ACLU and Broad Coalition Criticize Government’s Refusal to Release Documents on Lack of Pregnancy Prevention Information in National Sexual Assault Protocol

December 20, 2005 12:00 am

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WASHINGTON – The American Civil Liberties Union today, along with a broad coalition of sexual assault groups, religious leaders, and women’s health advocates, criticized the U.S. Department of Justice’s refusal to release records pertaining to the department’s failure to include any reference to emergency contraception in the first-ever national protocol for treating sexual assault victims.

States Must Ensure Rape Victims’ Access to Emergency Contraception (1/19/2006)

Government Probed on Info Given to Rape Survivors (8/30/05)

Rape Survivor Treatment Lacks Pregnancy Prevention (1/6/05)

Model Protocol Letter

ACLU FOIA Request to the Justice Department

Preventing Pregnancy After Rape: Emergency Care Services Put Women at Risk

Send a Message to Your Legislators

“The government’s refusal to turn over documents that could shed light on why the national protocol fails to include essential information on preventing pregnancy begs the question, ‘What are they trying to hide?’” said Louise Melling, Director of the ACLU Reproductive Freedom Project.

Research shows that if emergency facilities routinely provide emergency contraception to rape victims, up to 22,000 of the 25,000 pregnancies that result from rape each year could be prevented. Nevertheless, late last year, the Department of Justice released the first-ever national protocol for treating sexual assault victims and failed to mention emergency contraception or recommend that it be routinely offered to women who have been raped.

In August of this year, following news reports that information about pregnancy prevention and emergency contraception was removed from the final protocol, the ACLU, on behalf of a broad coalition, sent a Freedom of Information Act request asking the Justice Department to provide records pertaining to the removal of the information.

Instead of providing earlier drafts of the protocol and other responsive materials, the Justice Department sent the ACLU a set of documents used to help develop a preliminary national protocol, including treatment recommendations from the American College of Emergency Physicians, several state protocols, and a copy of an article on forensic evidence collection. All of these documents, unlike the national protocol, discuss pregnancy prevention in detail. Most either provide instructions for prescribing emergency contraception or specifically recommend that emergency contraception be offered to rape victims.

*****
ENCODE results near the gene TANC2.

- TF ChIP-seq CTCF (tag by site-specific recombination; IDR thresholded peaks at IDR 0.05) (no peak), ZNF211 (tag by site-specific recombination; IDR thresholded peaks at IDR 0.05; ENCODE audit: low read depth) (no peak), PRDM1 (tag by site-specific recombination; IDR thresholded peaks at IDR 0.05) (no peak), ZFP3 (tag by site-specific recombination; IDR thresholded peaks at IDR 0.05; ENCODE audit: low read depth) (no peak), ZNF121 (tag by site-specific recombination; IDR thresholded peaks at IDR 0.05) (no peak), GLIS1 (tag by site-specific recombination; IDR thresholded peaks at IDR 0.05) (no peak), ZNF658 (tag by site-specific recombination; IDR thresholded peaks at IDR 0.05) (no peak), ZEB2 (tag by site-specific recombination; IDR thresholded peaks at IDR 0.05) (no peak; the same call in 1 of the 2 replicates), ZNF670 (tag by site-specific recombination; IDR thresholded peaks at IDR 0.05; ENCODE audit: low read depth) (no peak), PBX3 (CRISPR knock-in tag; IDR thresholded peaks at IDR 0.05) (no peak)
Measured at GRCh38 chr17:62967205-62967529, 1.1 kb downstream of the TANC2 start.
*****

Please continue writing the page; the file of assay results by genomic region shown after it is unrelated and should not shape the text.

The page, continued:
“Clearly, the Justice Department reviewed documents highlighting the importance of helping sexual assault victims prevent pregnancy,” said Melling. “In light of this evidence, it is troubling that the protocols remain silent on the issue and fail to protect women.”

In its request, the ACLU represented a coalition of groups, including Christians for Justice Action, Family Planning Advocates of New York State, MergerWatch, Montana Coalition Against Domestic Violence & Sexual Assault, NARAL Pro-Choice America, National Council of Jewish Women, and Planned Parenthood Federation of America, among others.

Emergency contraception, often referred to as “the morning-after pill,” reduces the risk of pregnancy by as much as 89 percent if the first dose is taken within days of unprotected intercourse, but it is more effective the sooner it is taken.

Samples of relevant portions of the documents provided by the Justice Department are available online at

For information about sexual assault survivors’ experiences obtaining emergency contraception, visit, a project of the Clara Bell Duvall Reproductive Freedom Project of the ACLU of Pennsylvania.

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